Just because it was done, doesn't mean it was a good idea.
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Old May 19, 2013, 15:24   #121
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Just because it was done, doesn't mean it was a good idea.
Indeed true.....I am also kind of fishing here...

I guess the point I am actually trying to make/question I am asking/driving at...... is that given the sampling he has received of the multiple variants he has encountered it is a mere fraction of the thousands of rifles out there and he has had to do that on multiple occasions.

Given that.....it would appear that one could infer that over torqing was both common as well as not really very impactful as to the reliability/accuracy/longevity of the rifles....obviously they had been like that for a long time as these rifles ain't no spring chickens.

I also post this as one who has read that 10:30 to 11 is the hand timing starting point for torqing the barrels....and the couple I have done hand timed to at least 10:30 and I torqued them on from there using a 2 foot 1/2 inch breaker bar with a 3 foot cheater.....I know I am beyond 120 ft lbs as I could see the breaker bar flexing and it took some ass to get it to 12 (one arm pulling on the bar and one pushing on the side of my cabinet...so not a complete 2 handed monkey swing on the bar).

I did forget to put the handguard ring on one and had to take the barrel back off and did notice that it was no longer as easy to screw the receiver off or back on again by hand as it was when I first put it on....Not hugely so but definately noticeable.

I guess maybe I am hunting for an "It's all right don't worry about it" kind of thing.....or should I be concerned and take the barrel off and take a little more off the shoulder to get it closer to 11 and re torque?...Chase the threads as well?....or leave it be?
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Old May 19, 2013, 16:32   #122
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Interesting discussion but not alot of feed back about "over" torqing.

It would seem that with GP's comment of having to jump on a long ass breaker bar from 2 feet in the air to get some barrels to break free that over torqing is not really a concern?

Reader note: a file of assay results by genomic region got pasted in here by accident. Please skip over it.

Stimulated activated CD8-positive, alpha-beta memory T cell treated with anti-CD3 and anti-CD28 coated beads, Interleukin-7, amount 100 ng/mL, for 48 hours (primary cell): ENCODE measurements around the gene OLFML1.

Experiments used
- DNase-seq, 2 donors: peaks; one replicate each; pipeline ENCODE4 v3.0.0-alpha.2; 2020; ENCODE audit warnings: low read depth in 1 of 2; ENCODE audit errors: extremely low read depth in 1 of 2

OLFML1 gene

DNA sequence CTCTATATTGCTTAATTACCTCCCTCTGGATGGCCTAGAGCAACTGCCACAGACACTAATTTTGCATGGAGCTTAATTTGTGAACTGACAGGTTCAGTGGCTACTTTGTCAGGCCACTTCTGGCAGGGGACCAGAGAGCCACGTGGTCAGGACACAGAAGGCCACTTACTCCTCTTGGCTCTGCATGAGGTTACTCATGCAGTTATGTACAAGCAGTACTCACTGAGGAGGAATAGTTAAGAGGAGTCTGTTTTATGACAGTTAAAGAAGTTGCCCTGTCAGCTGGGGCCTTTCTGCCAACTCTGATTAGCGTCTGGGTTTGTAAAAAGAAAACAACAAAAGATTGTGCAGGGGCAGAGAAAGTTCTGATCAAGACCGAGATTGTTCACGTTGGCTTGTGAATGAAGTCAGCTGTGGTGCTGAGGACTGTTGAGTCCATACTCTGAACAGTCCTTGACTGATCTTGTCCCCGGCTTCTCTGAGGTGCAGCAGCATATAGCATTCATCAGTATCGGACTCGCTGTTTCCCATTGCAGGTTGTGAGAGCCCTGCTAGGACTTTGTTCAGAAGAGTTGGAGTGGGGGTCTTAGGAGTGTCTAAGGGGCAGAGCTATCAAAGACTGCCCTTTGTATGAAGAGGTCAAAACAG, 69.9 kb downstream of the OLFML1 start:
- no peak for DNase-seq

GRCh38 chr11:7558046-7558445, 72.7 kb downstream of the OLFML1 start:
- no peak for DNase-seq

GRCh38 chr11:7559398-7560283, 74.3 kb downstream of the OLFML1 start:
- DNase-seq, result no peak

To make that determination, the rifle would have to be shot - maybe 10 ten round groups. Then the shoulder turned back to obtain a lesser torque, then ten more ten round groups. If there is a statistically significant improvement in accuracy, then it suggests that more than (135?) foot pounds is detrimental. If there is no statistically significant variation, then it suggests that upward limits are not important.

Since I use a wrench, and not a hydraulic ram, I keep my torque below the point where the wrench flats are likely to deform.

I suspect that the high torque rating is the result of a barrel installation method that has all the force one could want, without fear of deforming anything. When all your barrels are of exactly the same contour, as is likely in the IMBEL factory, a barrel holding fixture that does not allow the flats to deform under high torque, is used.
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Old May 19, 2013, 20:36   #123
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I guess maybe I am hunting for an "It's all right don't worry about it" kind of thing.....or should I be concerned and take the barrel off and take a little more off the shoulder to get it closer to 11 and re torque?...Chase the threads as well?....or leave it be?
It's alright don't worry about it.

Seriously though - the danger of over-torquing is in deformation of the threads. Taking the barrel off and shaving the shoulder would be pointless now that you've already torqued it hard. Any damage that could have been done, has already been done. I suspect everything is fine and you should just enjoy the rifle as-is.